However, the tests I did reveal that it’ll only run for up to 50 minutes and 33 seconds using suction-only tools at the low setting. Using the motorized brush reduces the battery life to around 47 minutes.
The V8, on the other hand, uses a nickel-cobalt battery that Dyson says will run for up to 40-minutes. It actually exceeds that figure slightly at 41 minutes if you’re using any of the non-motorized tools.
In the highest setting, with the main cleaning head, that number goes down to 8 minutes.
There are two different Roidmi F8 options if you look at Amazon: the Deluxe Set and Economy Set.
The Deluxe set is more costly but comes with more tools, and these include the following:
- Main cleaning head: The F8 comes with one main cleaning head and two separate brush attachments for hard floor and carpet, respectively.
- Crevice/brush combination tool: A multi-purpose tool with a brush and crevice portion for cleaning more areas like vents, keyboards, and small areas.
- Flexible hose: An excellent tool for extending the reach of other attachments such as the crevice and brush tool. Unfortunately, it isn’t usable with the mini-turbo brush.
- Mini-turbo brush: It is a smaller version of the main cleaning head where a motor powers a roller brush. A useful attachment for cleaning fabric upholstery and carpet stairs.
- Extension tube: This tool provides the F8 its versatility converting it from a handheld to a stick vacuum.
- Magnetic dock: A wall-mountable tool for storing the F8 vertically.
- Cleaning brush: An excellent tool for cleaning the different areas of the vacuum.
The Dyson V8 offers more tools at your disposal but minus the flexible hose. There are sellers on Amazon that sell flexible hoses just in case you need this functionality.
What attachments you’ll get out of the box will depend on the model. The Absolute variant offers the most attachments while the Animal version has the same attachments, but minus the soft roller head.
- Soft roller: Dyson was the first to introduce the soft roller tool, and outside the Shark Duo Clean system, it an excellent tool for cleaning bare floors.
- Direct drive: Combines soft and stiff bristles for cleaning surface and embedded dirt on carpets. It lacks the adjustable gates that the V10 has, so it’s limited to cleaning small debris if used on bare floors.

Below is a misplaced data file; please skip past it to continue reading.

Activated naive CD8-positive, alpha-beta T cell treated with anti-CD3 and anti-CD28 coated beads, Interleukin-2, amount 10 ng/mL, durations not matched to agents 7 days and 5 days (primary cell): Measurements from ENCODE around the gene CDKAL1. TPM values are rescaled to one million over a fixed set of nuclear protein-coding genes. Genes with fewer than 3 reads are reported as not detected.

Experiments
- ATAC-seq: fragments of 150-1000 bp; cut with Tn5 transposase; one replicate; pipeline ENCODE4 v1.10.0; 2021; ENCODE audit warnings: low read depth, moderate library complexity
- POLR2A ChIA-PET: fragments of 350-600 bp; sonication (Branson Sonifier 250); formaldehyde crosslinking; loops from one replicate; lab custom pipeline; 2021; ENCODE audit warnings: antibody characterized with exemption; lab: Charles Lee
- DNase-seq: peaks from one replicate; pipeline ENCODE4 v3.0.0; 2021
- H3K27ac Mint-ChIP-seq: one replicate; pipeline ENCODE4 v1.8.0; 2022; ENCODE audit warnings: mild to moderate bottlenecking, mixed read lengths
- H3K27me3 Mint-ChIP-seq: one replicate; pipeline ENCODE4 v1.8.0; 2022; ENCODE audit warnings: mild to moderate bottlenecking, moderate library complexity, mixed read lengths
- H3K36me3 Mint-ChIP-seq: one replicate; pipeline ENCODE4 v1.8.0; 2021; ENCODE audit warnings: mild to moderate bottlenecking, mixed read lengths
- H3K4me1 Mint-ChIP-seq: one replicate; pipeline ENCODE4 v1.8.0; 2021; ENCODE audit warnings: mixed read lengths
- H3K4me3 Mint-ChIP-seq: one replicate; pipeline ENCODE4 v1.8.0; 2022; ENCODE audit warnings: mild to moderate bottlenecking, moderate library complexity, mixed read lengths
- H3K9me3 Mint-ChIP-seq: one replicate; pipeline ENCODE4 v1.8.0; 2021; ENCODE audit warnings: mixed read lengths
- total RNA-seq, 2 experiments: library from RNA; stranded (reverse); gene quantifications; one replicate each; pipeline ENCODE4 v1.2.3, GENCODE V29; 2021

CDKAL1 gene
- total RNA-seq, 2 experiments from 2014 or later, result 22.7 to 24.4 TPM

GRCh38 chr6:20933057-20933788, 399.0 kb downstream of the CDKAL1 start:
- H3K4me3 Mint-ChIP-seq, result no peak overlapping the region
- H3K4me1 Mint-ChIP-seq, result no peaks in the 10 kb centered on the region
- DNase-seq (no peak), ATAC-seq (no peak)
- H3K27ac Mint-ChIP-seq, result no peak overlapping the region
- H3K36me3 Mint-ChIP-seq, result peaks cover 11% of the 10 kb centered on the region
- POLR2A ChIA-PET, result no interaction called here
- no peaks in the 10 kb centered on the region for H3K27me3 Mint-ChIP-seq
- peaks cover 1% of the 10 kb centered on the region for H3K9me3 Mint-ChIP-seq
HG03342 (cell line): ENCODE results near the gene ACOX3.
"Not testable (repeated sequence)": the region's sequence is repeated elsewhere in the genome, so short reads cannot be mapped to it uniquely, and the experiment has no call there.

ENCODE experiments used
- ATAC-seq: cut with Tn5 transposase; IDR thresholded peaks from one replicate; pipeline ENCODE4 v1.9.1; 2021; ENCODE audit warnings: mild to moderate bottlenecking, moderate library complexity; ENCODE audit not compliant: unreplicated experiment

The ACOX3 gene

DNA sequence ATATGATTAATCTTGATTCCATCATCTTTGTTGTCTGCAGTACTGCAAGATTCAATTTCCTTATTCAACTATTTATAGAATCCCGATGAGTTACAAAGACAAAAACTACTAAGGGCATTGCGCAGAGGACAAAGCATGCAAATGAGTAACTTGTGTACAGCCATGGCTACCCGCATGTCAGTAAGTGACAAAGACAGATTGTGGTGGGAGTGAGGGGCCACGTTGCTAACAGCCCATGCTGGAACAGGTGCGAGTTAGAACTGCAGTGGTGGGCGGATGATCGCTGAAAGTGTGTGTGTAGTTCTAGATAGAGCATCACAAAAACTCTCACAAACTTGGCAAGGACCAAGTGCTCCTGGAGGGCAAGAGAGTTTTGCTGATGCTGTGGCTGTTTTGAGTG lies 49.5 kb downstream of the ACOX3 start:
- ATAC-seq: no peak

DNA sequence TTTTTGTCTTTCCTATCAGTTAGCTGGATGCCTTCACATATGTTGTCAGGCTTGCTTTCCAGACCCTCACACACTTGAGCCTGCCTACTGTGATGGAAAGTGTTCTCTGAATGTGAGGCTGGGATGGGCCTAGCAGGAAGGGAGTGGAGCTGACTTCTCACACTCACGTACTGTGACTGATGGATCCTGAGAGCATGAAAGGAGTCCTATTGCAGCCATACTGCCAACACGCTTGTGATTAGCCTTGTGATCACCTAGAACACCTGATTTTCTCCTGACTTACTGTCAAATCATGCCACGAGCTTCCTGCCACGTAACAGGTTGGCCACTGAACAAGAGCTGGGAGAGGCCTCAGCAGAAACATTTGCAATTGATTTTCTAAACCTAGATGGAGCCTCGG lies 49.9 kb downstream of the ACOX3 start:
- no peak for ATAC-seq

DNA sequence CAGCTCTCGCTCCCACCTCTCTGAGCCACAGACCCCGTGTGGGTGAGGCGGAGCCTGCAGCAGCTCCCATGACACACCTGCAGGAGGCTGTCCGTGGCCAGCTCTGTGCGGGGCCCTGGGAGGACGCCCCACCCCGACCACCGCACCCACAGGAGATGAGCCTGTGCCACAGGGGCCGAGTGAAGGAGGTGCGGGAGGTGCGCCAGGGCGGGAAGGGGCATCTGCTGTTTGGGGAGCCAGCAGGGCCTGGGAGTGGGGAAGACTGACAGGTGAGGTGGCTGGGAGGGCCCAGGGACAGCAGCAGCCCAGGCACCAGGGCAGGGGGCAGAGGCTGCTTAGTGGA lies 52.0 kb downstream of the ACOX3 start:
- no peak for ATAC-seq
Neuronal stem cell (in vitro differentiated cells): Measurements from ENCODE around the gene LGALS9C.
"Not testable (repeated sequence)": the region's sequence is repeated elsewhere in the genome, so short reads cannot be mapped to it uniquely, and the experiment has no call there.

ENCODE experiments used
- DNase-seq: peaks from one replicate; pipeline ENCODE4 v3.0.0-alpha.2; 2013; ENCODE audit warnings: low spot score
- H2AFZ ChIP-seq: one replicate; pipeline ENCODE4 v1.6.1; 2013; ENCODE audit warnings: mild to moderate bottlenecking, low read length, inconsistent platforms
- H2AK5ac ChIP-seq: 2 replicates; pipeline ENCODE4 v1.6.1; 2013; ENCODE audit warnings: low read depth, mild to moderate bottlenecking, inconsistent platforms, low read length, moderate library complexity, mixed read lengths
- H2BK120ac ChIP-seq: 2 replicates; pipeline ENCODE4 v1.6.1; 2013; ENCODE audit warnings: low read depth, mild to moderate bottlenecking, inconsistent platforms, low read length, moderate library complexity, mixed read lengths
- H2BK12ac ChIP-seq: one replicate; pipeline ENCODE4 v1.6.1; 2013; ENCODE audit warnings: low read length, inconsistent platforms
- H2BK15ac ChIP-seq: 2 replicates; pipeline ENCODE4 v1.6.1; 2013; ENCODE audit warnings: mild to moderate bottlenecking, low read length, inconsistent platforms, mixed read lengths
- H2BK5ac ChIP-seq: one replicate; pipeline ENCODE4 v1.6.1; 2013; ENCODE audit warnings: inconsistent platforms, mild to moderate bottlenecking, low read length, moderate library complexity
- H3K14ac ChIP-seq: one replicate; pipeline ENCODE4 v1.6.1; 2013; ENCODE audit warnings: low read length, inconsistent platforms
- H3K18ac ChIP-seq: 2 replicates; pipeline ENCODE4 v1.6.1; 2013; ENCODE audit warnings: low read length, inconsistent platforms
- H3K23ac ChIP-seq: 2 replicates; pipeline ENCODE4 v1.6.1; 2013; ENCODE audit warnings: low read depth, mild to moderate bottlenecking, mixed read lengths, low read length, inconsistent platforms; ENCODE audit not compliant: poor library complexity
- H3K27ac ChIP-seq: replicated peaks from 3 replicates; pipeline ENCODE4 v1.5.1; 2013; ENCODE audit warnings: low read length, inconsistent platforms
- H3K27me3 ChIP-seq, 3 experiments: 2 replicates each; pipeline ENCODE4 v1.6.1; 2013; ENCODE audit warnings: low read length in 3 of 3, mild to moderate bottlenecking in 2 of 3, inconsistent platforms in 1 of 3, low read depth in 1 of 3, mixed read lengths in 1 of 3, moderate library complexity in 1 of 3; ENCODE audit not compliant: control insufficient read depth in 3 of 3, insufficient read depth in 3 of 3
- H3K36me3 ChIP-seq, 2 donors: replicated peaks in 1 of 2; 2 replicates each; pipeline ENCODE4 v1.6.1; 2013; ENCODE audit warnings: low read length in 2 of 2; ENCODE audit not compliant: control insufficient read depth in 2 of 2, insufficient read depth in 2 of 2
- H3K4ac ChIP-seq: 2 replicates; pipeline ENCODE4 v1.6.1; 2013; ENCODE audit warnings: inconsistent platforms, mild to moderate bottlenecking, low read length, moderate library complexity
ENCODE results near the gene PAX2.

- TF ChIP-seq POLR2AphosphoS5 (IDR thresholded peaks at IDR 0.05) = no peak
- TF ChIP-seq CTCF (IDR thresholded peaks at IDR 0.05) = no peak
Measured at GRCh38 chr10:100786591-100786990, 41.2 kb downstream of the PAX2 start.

- Combination tool: A two-in-one tool that has a brush tool and an upholstery tool tucked inside.
- Crevice tool: Excellent attachment for cleaning tight areas between seats or cushions.
- Soft dusting brush: Tool for cleaning more delicate surfaces such as lampshades or curtains.
- Mini-turbo brush: A Smaller version of the direct-drive head designed to cleaning embedded dirt from upholstery.
- Charger: Plugs directly on the vacuum or the dock.
- Extension wand: You can attach any of the floor tools in the stick vacuum configuration or any non-motorized tool to extend reach in handheld mode to clean areas up high.
- Charging dock: Helps store the V8 in a vertical position. It does require holes to be drilled on the wall.
Since both these stick vacuums can’t stand on its own, both come with wall brackets that you can mount on the wall. Dyson comes with a bigger wall mount with a built-in charger.
Roidmi’s mount is much smaller and relies on a magnet rather than clips to hold the vacuum in place.
It looks much sleeker and futuristic, not cumbersome.
Imagine if the MacBook Pro had a wall mount. This is how it would look like.
Next, let’s see if the Roidmi F8 can match the Dyson V8 in cleaning dirt on hard floors and carpet.
First, we’ll look at the test results to get an overview of how each vacuum performs.
Dyson V8 results
Carpet (Surface Pickup)
Carpet (Deep Cleaning)
Roidmi F8 Storm results
Carpet (Surface Pickup)
Carpet (Deep Cleaning)
The Dyson V8 did better than the Roidmi F8 if you look at the percentages, but the difference isn’t that significant. While the F8 is close to the V8 when it comes to cleaning hard surfaces, it didn’t do well when it comes to cleaning carpet.
The F8 scored 93.75% on surface dirt and 92.1% in the deep cleaning tests. One factor for the difference would be the brush design as the V8 has a combination of soft and stiff bristles while the F8’s brush consists of soft bristles and rubber blades.
Take note that the 92.1% score is pretty impressive, considering the price difference between the two.
Hard floor cleaning
Both vacuums excelled at cleaning hard surfaces thanks to the soft roller attachment. However, both will also struggle if you try cleaning a large number of fruit loops.